The jury: The jury was chaired by Rei Inamoto,
VP-chief creative officer of AKQA. He said mobile was an especially
interesting category for him because it was so pervasive, but also
so new. "I've judged a few categories at Cannes and this was the
most passionate jury," he said. "There were a lot of arguments and
disagreements." There were no women on the jury. When asked why
this was the case, Matias Palm-Jensen, chief innovation officer at
McCann Erickson, said that the problem could
only be solved by the press going back to their countries and
telling their representatives to change the ratio. He added that in
Sweden they are mandated to ensure that half their jury members are
female. He also said that he should not have to defend the jury
composition. "I don't want to feel uncomfortable as a man," he
Why it won: Jury members said that the
simplicity of the work was what made it win. "I think it's an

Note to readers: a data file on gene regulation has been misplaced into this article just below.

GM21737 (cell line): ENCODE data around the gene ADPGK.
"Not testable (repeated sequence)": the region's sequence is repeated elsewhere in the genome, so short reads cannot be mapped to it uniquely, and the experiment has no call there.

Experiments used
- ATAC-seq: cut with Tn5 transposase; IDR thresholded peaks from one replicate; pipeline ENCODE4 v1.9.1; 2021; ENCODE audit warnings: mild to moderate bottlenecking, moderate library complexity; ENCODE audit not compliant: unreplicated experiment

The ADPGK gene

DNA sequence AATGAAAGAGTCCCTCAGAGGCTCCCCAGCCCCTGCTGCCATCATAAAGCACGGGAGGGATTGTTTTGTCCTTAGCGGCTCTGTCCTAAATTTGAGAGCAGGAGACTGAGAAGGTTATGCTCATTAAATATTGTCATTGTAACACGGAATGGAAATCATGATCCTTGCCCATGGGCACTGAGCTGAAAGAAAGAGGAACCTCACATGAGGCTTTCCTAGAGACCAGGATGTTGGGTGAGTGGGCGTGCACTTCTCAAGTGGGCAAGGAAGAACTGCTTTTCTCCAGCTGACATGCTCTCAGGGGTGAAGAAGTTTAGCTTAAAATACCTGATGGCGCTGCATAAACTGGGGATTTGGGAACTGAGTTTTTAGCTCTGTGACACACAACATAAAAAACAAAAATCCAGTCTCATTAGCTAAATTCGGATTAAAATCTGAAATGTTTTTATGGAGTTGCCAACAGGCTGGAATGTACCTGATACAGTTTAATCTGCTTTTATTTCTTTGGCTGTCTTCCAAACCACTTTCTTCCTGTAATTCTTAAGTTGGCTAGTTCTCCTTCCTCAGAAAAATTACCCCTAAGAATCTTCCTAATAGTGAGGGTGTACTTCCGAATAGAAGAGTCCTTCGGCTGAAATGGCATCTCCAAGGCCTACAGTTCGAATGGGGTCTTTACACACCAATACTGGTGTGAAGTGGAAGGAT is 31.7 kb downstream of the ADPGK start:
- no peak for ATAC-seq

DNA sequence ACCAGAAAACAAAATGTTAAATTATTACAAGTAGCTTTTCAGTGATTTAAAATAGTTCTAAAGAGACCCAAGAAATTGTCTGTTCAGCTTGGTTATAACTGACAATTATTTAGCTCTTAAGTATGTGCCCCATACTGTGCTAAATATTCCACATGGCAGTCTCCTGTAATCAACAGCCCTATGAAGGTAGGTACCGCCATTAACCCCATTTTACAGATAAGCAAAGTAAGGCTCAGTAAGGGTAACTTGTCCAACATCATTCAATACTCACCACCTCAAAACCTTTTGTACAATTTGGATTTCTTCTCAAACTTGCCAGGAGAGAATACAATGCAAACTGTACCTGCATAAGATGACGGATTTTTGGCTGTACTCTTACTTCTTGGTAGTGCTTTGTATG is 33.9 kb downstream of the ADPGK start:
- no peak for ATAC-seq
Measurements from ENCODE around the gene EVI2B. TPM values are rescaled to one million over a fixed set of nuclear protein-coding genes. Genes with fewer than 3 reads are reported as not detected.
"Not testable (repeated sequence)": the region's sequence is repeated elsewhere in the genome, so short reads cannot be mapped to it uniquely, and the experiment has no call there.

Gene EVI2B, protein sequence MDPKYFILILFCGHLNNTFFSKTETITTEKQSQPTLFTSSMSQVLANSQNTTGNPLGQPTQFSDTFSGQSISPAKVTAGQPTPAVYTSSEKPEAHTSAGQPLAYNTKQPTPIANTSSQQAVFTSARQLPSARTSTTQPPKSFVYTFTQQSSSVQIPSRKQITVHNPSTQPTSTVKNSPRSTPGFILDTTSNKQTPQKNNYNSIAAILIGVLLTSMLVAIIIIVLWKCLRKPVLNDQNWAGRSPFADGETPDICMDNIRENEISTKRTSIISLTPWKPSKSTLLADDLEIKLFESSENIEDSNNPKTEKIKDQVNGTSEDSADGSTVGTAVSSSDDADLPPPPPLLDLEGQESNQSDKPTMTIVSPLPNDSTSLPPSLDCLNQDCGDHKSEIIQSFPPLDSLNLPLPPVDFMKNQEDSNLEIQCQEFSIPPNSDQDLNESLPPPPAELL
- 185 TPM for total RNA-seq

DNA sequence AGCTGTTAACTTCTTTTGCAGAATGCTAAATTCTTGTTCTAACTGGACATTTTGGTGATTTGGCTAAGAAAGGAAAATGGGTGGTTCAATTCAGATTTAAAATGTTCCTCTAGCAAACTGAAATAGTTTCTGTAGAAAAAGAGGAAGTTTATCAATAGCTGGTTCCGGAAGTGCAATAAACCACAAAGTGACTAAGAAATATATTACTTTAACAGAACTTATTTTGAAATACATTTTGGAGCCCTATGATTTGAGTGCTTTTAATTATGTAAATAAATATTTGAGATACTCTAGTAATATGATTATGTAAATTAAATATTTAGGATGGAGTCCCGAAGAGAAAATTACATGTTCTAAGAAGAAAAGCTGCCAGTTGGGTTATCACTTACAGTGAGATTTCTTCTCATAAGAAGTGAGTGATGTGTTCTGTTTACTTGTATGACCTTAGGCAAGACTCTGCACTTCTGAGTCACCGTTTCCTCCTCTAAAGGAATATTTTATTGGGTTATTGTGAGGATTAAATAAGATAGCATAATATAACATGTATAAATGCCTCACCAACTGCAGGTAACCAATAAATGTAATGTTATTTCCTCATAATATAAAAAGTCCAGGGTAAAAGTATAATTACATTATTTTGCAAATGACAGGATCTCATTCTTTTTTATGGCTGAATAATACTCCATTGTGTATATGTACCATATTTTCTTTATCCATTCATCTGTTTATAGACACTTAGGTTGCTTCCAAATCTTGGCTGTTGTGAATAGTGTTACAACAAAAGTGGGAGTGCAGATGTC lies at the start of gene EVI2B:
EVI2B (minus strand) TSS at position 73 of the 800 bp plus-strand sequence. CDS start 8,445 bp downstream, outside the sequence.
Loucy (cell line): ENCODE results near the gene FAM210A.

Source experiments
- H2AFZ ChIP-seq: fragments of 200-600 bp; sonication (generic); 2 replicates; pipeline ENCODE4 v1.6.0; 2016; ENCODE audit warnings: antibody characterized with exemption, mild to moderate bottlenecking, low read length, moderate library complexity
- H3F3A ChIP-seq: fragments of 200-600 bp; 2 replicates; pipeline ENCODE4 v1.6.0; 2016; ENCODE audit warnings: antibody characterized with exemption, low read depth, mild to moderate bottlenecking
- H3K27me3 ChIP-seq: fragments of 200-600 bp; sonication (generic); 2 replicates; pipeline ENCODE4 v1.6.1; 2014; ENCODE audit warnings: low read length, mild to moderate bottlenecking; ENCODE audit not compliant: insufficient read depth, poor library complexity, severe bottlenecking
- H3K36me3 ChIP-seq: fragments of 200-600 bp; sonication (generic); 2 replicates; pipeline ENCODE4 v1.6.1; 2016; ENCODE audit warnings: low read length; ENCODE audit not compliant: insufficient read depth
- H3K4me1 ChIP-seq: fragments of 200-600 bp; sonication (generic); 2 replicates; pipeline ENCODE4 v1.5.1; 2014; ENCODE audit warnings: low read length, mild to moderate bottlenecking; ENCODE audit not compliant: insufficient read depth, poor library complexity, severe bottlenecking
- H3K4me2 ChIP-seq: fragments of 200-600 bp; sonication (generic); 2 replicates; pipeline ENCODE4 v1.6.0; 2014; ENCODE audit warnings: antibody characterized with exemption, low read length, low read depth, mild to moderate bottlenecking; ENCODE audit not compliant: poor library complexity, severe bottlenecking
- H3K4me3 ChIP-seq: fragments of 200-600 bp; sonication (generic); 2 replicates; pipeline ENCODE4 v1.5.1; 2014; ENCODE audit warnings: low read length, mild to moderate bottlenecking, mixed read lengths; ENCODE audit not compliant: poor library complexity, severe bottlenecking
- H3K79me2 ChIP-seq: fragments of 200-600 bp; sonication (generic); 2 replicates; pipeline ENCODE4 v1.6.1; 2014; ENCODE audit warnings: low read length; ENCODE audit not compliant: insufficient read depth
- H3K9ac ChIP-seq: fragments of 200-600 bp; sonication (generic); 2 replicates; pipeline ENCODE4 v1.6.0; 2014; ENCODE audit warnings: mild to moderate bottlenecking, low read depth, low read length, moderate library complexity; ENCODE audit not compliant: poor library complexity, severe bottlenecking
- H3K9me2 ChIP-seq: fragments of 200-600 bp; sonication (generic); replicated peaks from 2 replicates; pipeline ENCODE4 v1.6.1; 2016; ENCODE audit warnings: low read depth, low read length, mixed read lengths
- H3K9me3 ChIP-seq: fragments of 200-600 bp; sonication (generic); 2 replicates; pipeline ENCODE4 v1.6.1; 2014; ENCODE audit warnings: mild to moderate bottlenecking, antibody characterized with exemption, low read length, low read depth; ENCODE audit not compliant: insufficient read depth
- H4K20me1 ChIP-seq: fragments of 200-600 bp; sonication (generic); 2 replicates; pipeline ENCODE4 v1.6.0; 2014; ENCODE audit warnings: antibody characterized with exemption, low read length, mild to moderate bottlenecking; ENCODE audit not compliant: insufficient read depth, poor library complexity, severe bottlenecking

unexpected Grand Prix winner," said Mr. Inamoto. "It's not the most
technically advanced entry, and in fact, it's a little bit
backwards." Xavier Laoureux, head of the Digital Arts Network at
TBWA, said what was "interesting about
[TXTBKS] is that it's the best way to show you can have a mobile
idea without pushing the technology side of it. It was not using
technology as the end."
Total Lions awarded: 59 Lions were awarded;
nine of them were Gold, not including the Grand Prix winner.
Controversy or clear winner? All nine Gold
Lions were good enough to have won the Grand Prix, Mr. Inamoto
said, but Cannes Lions rules mandated that the work done for
charity was ineligible. So while "Reborn," by Duval Guillaume Modem Antwerp for the Organ
Donor Foundation, and JWT Beijing's "Baby Back Home" campaign for
missing children won Gold Lions, they couldn't win the Grand Prix.
Four of the 10 Gold Lion winners (including the eventual Grand Prix
winner) were ineligible for the top prize.
Hot topic: The problem of monetization was
discussed at length, with Mr. Palm-Jensen noting that many of the
Lions winners didn't involve paid media. Dirk Freytag, CEO of YOC
AG, said that that issue fits into the central problem with mobile
work. "There's no one in the industry that has figured out how to
monetize mobile," he said. " There was also the perennial question
of what "mobile" really means. At the end of the day, Mr. Inamoto
said his suggested definition was, "Is it portable? Is it
connected? And is it pervasive?"